T.C. Memo. 1995-107 (Mar. 16, 1995).
Although Catholic Knights provided office space, access to telephones, secretarial services, and some business machines, agents were not required to use space or materials. Agents had to purchase their own business cards and stationery, and they leased personal computers from Catholic Knights at their own expense.
Lastly, that the hiring party, Catholic Knights, is in the business of selling insurance does not persuade the court to find agents were employees. An entity may hire an independent contractor to assist with its business. In the business of insurance, this is accentuated by the fact that Plaintiffs have not cited one case where an insurance agent was found to be an employee. On the contrary, since the Supreme Court issued the Darden opinion (indeed, even in many cases before), courts have held that insurance agents are independent contractors. Ware v. United States, 67 F.3d 574 (6th Cir. 1995) (applying the common law of agency, the court held that the insurance agent was an independent contractor for tax purposes where the agent received extensive benefits, a paid vacation, health and dental plan, and was eligible for a 401(k) and pension plan); Butts v. Commissioner of Internal Revenue, 49 F.3d 713 (11th Cir. 1995) (deciding, in a tax appeal, that Allstate insurance agents were independent contractors where agents received paid vacation, a pension and 401(k) plan, malpractice insurance, 75% of health insurance costs, and payment of his licensing and professional fees); Deal v. State Farm County Mut. Ins. Co. of Texas, 5 F.3d 117 (5th Cir. 1993) (holding that a State Farm insurance agent, who owned a small independent insurance agency, was not an employee of State Farm for purposes of Title VII and the ADEA); Oestman v. Nat'l Farmers Union Ins. Co., 958 F.2d 303 (10th Cir. 1992) (in an ADEA case using the hybrid test decided weeks before Darden, finding agent to be an independent contractor where agent made own working hours, provided his own transportation, filed taxes as self-employed, and had a contract stating he was an independent contractor); Robinson v. Bankers Life & Casualty Co., 899 F. Supp. 848 (D.N.H. 1995) (applying the "economic realities" test, and finding independent contractor status where the insurance agent signed a contract which specifically defined agents as independent contractors, listed himself as such on his taxes, was paid on a commission basis, and did not have specific hours); Thomason v. Prudential Ins. Co. of Am., 866 F. Supp. 1329 (D. Kan. 1994) (applying the hybrid test and focusing on the amount of the employer's control over the insurance agent, the court ruled that the agent was an independent contractor even though state licensing applications listed agent as employee); Barnes v. Colonial Life & Accident Ins. Co., 818 F. Supp. 978, 982 (N.D. Tex. 1993) ("Courts have consistently held insurance agents not to be employees for purposes of employment discrimination suits.") (citing the following: Dake v. Mutual of Omaha Ins. Co., 600 F. Supp. 63 (N.D. Ohio 1984); Dixon v. Burman, 593 F. Supp. 6 (N.D. Ind. 1983) aff'd mem. 742 F.2d 1459 (7th Cir. 1984); Jenkins v. Travelers Ins. Co., 436 F. Supp. 950 (D. Or. 1977)); Dutson v. Farmers Ins. Exchange, 815 F. Supp. 349 (D. Or. 1993), aff'd mem., 35 F.3d 570 (9th Cir. 1994).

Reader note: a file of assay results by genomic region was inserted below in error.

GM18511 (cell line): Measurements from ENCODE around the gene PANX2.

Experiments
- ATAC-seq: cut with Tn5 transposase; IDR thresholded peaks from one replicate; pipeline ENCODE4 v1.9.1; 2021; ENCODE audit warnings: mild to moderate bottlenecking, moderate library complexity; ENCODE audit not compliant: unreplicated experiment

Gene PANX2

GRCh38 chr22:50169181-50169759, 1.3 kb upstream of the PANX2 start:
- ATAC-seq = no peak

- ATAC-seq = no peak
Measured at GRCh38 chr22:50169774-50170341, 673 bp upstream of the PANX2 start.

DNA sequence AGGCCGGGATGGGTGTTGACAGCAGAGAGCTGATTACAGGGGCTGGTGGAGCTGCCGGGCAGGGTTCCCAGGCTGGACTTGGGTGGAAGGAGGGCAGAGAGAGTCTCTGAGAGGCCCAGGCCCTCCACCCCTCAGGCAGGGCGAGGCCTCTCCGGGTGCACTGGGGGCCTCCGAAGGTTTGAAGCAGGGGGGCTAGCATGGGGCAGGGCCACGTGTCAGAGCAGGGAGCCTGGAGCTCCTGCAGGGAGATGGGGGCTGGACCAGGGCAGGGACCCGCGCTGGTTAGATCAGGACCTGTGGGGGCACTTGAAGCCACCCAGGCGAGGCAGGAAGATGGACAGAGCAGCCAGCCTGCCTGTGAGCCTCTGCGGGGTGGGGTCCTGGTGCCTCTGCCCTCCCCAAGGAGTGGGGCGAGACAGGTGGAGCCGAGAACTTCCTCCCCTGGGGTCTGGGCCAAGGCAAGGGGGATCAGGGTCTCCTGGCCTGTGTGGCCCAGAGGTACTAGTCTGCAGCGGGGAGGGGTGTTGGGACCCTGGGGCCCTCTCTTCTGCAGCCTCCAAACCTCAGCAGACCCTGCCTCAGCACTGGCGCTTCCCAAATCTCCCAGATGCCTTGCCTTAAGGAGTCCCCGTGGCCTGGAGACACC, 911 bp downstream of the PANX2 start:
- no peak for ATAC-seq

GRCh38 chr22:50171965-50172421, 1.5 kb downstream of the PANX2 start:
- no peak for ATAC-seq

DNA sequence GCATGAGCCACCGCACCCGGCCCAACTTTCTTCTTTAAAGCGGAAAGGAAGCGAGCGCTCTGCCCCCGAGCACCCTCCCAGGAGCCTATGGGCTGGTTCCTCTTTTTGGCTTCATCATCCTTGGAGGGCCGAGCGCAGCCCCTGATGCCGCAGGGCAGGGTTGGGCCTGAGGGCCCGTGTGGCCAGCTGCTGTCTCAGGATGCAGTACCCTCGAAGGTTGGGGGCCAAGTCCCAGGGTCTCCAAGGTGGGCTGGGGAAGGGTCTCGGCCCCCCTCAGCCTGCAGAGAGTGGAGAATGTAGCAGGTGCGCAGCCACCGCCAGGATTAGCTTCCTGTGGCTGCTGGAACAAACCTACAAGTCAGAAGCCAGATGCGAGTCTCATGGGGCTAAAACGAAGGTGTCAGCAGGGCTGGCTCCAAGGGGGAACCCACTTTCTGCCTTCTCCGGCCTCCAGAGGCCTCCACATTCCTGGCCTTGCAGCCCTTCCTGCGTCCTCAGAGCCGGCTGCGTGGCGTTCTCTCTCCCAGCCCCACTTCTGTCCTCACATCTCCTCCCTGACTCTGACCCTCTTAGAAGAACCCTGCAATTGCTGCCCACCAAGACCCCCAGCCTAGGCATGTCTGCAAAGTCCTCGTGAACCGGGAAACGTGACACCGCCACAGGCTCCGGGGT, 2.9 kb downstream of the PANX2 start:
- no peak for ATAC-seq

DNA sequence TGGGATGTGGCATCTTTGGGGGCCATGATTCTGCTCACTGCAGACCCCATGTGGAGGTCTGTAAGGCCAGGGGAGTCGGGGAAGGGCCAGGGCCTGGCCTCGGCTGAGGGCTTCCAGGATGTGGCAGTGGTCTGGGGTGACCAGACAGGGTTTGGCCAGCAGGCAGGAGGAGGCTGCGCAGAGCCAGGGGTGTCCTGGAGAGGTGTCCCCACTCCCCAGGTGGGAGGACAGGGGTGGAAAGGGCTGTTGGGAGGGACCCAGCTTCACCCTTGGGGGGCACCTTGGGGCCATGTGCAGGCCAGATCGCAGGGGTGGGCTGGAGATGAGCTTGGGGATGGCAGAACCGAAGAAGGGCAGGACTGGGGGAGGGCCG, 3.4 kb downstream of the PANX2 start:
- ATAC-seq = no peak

Accordingly, viewing the totality of the circumstances, the court finds that Catholic Knights did not control the means and manner of the agent's work, and that the insurance agent are independent contractors. For the foregoing reasons, the motion of Catholic Knights for summary judgment is granted.
IT IS SO ORDERED.
CHARLES RONALD NORGLE, SR., Judge
United States District Court